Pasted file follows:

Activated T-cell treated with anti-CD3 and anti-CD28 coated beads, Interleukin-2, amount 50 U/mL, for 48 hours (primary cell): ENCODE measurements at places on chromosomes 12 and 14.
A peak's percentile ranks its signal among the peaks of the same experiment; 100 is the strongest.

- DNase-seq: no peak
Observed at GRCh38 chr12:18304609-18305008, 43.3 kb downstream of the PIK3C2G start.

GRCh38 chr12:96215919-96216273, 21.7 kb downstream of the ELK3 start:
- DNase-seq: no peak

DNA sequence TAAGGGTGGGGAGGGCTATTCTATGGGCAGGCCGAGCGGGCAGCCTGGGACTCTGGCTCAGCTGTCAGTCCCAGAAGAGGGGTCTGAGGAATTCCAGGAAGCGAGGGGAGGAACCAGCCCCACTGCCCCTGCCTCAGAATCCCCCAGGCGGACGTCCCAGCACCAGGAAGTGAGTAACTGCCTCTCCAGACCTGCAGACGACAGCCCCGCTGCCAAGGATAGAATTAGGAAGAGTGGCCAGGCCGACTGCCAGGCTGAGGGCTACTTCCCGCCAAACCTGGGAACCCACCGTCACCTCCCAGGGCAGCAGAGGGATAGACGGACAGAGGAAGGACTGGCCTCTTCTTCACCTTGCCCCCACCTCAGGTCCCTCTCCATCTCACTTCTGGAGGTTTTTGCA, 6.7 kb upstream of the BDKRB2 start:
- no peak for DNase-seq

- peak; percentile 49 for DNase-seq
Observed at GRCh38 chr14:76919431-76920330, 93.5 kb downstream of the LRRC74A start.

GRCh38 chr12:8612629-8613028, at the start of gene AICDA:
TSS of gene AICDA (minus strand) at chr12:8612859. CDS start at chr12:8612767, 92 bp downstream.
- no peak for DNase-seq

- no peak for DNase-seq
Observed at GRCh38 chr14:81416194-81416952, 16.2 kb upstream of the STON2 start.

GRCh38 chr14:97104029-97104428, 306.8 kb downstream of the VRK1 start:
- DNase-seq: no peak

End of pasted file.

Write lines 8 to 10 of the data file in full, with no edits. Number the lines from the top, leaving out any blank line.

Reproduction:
- no peak for DNase-seq

- peak; percentile 49 for DNase-seq
Observed at GRCh38 chr14:76919431-76920330, 93.5 kb downstream of the LRRC74A start.